Career Path

You’re Hired! (We’ll Figure Out Your Position Later)

A new Korn Ferry survey shows 77% of firms are hiring for roles that didn’t exist a year ago.

Here’s a new scenario you may find yourself in sometime soon: interviewing for a position that doesn’t exist. At least not yet.

In a new survey from Korn Ferry, 57% of hiring professionals said they’ve hired for a specific skill set even if there isn’t a job opening for the candidate to fill. What’s more, 77% of survey respondents said they were hiring for roles that didn’t even exist a year ago.

More than 65% of hiring professionals say they’ve had to lay off people because their roles are obsolete.

“Businesses increasingly understand that the rapid pace of change means that, to thrive in the future, they will need access to skills and expertise that don’t necessarily fit within existing job descriptions,” says Jacob Zabkowicz, a Korn Ferry global vice president and general manager of the firm’s Recruitment Process Outsourcing (RPO) practice.

In a tight labor market, that means many firms are trying to upgrade in-house. About 60% of hiring professionals said they’re trying to “upskill” their team instead of recruiting externally. But part of the problem with this is how such training is put into practice. Career pros say it doesn’t make sense to provide training for new skills just as a onetime endeavor. “It’s critical that employers look inside their own walls to find talented people who could be trained to meet the evolving needs of the organization, today and well into the future,” Zabkowicz says.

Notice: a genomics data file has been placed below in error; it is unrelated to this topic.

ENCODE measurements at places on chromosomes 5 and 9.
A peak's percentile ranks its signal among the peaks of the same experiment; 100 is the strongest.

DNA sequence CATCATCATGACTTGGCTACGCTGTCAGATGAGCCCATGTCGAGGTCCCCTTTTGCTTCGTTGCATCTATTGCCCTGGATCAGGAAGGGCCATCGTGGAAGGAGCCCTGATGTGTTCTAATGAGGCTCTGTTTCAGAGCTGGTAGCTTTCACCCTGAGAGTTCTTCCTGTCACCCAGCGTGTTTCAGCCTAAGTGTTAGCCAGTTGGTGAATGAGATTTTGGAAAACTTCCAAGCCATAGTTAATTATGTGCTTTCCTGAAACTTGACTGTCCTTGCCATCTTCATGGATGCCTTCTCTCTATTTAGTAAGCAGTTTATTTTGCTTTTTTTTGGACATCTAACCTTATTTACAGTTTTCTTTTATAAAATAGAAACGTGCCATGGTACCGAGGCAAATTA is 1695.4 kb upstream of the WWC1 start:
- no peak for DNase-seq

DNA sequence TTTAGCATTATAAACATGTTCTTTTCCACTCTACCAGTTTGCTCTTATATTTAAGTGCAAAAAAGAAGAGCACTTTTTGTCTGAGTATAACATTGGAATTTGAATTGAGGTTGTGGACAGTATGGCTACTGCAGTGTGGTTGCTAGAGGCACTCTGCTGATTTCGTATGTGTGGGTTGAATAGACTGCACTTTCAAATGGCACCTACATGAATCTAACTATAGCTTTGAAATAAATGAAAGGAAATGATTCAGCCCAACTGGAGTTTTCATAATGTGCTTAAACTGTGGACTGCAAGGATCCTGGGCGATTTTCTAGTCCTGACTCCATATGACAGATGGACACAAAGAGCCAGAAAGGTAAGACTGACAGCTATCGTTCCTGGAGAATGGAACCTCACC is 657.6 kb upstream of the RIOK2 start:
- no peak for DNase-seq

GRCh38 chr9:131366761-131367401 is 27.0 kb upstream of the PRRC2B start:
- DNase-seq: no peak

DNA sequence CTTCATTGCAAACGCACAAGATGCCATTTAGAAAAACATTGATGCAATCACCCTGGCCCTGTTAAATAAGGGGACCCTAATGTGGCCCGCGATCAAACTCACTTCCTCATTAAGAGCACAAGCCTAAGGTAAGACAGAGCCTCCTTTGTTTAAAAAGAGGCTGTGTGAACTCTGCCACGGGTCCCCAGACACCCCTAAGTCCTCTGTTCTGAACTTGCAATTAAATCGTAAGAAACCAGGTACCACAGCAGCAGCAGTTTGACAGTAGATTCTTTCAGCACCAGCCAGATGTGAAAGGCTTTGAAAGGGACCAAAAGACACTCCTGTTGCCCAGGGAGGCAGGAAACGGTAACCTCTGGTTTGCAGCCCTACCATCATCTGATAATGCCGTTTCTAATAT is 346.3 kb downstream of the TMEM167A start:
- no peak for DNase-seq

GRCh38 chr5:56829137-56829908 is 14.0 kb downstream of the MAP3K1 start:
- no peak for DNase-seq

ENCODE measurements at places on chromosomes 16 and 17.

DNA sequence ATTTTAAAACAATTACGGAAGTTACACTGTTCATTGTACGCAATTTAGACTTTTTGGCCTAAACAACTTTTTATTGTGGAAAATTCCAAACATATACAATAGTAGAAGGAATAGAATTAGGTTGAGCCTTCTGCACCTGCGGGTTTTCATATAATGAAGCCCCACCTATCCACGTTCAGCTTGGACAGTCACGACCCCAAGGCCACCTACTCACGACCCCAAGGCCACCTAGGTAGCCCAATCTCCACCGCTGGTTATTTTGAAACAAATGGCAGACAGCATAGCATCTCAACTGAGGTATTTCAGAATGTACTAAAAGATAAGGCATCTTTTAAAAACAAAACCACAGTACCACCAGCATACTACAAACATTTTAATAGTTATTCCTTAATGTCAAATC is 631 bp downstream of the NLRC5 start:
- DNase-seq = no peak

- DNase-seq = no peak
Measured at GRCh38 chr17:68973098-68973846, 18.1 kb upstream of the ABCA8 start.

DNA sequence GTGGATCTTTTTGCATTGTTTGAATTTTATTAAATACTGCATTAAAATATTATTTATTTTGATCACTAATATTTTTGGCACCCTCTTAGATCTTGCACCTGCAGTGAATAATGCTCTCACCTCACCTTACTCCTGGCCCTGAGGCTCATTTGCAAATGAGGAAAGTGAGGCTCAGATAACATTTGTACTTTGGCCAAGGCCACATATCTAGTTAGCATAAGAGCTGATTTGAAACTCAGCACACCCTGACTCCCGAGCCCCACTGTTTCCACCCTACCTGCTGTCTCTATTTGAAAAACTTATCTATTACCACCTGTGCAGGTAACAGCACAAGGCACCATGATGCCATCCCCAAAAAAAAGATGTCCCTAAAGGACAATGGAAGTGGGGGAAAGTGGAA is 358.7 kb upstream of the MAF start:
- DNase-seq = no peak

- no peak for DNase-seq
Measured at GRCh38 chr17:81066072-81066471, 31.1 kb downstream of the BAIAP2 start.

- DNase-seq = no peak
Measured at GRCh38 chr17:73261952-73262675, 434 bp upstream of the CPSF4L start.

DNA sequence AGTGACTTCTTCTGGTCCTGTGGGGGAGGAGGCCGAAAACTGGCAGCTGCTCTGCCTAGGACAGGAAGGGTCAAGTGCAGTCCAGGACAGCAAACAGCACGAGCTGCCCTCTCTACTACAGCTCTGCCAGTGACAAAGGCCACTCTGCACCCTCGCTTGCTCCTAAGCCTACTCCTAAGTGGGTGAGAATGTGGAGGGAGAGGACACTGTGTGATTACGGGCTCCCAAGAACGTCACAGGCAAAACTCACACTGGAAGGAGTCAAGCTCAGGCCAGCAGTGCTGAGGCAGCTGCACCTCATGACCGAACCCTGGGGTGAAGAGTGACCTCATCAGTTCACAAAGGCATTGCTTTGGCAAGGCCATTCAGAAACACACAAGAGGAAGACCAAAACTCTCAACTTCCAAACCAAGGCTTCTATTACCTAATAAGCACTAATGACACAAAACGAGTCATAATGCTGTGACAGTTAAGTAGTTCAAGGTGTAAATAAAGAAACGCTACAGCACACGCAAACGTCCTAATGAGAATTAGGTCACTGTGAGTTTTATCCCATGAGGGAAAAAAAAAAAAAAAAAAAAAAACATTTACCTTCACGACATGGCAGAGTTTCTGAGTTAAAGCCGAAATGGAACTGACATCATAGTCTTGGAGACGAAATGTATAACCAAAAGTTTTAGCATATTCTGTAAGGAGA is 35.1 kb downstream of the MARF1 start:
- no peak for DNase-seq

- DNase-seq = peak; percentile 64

Last year, Dell’s chief information officer, Bask Iyer, told tech workers they needed to upskill every 18 months or be prepared to become irrelevant. The Korn Ferry survey showed such a sentiment is playing out: 67% of respondents said they’ve had to lay off people because their roles are obsolete.

Just remember: the need for technical skills will continue to evolve, and at a rapid pace. But that shouldn’t let you forget about the importance of soft skills—which may be more important than staying up-to-date with every version of an app as you advance in your career.

 

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